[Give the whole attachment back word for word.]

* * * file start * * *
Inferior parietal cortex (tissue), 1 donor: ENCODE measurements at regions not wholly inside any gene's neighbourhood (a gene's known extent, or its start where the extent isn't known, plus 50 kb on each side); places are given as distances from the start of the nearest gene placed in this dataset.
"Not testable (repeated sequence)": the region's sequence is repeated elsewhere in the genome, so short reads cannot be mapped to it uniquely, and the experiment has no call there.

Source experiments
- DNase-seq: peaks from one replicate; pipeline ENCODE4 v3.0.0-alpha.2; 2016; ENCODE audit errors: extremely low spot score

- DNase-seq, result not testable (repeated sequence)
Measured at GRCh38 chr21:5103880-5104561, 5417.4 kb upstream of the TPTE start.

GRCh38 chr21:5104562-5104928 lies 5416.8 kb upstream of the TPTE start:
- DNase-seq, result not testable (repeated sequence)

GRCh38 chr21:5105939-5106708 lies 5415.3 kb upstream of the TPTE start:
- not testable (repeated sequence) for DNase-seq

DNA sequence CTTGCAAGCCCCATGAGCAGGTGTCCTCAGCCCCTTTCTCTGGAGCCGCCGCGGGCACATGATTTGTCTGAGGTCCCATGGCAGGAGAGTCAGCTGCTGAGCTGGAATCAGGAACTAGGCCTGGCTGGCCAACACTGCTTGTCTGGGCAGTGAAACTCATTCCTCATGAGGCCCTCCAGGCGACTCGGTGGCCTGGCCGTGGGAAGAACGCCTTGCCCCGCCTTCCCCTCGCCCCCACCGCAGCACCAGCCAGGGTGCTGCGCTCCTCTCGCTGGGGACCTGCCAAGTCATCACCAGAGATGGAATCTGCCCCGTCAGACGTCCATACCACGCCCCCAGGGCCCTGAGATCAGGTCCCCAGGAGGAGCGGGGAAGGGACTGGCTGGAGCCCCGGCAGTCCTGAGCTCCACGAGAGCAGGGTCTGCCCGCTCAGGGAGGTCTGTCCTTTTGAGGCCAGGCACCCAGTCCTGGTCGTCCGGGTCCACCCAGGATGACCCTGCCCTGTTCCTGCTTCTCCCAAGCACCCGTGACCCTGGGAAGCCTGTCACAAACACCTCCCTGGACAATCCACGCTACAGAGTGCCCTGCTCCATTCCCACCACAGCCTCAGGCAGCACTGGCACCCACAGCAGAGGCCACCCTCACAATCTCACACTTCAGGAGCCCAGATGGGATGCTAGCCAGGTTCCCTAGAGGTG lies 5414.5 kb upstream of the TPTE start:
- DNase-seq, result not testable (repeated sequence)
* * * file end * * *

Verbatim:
Inferior parietal cortex (tissue), 1 donor: ENCODE measurements at regions not wholly inside any gene's neighbourhood (a gene's known extent, or its start where the extent isn't known, plus 50 kb on each side); places are given as distances from the start of the nearest gene placed in this dataset.
"Not testable (repeated sequence)": the region's sequence is repeated elsewhere in the genome, so short reads cannot be mapped to it uniquely, and the experiment has no call there.

Source experiments
- DNase-seq: peaks from one replicate; pipeline ENCODE4 v3.0.0-alpha.2; 2016; ENCODE audit errors: extremely low spot score

- DNase-seq, result not testable (repeated sequence)
Measured at GRCh38 chr21:5103880-5104561, 5417.4 kb upstream of the TPTE start.

GRCh38 chr21:5104562-5104928 lies 5416.8 kb upstream of the TPTE start:
- DNase-seq, result not testable (repeated sequence)

GRCh38 chr21:5105939-5106708 lies 5415.3 kb upstream of the TPTE start:
- not testable (repeated sequence) for DNase-seq

DNA sequence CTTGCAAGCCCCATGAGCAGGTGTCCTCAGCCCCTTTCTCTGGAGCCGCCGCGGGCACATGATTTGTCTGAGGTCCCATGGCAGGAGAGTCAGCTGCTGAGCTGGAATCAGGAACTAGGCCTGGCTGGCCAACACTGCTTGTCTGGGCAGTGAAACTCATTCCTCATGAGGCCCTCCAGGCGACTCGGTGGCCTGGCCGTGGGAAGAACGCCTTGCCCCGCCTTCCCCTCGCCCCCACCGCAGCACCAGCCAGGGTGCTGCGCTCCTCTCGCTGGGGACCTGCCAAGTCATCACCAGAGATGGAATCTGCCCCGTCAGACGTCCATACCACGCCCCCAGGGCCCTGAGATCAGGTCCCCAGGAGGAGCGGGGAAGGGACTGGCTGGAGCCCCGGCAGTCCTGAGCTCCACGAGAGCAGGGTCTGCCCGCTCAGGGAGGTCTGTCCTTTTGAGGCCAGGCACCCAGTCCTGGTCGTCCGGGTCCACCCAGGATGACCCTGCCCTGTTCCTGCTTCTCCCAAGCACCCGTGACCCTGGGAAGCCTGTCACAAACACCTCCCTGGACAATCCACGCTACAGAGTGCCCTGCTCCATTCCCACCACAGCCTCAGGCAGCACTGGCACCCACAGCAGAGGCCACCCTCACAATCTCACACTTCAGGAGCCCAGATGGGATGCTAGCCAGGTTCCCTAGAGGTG lies 5414.5 kb upstream of the TPTE start:
- DNase-seq, result not testable (repeated sequence)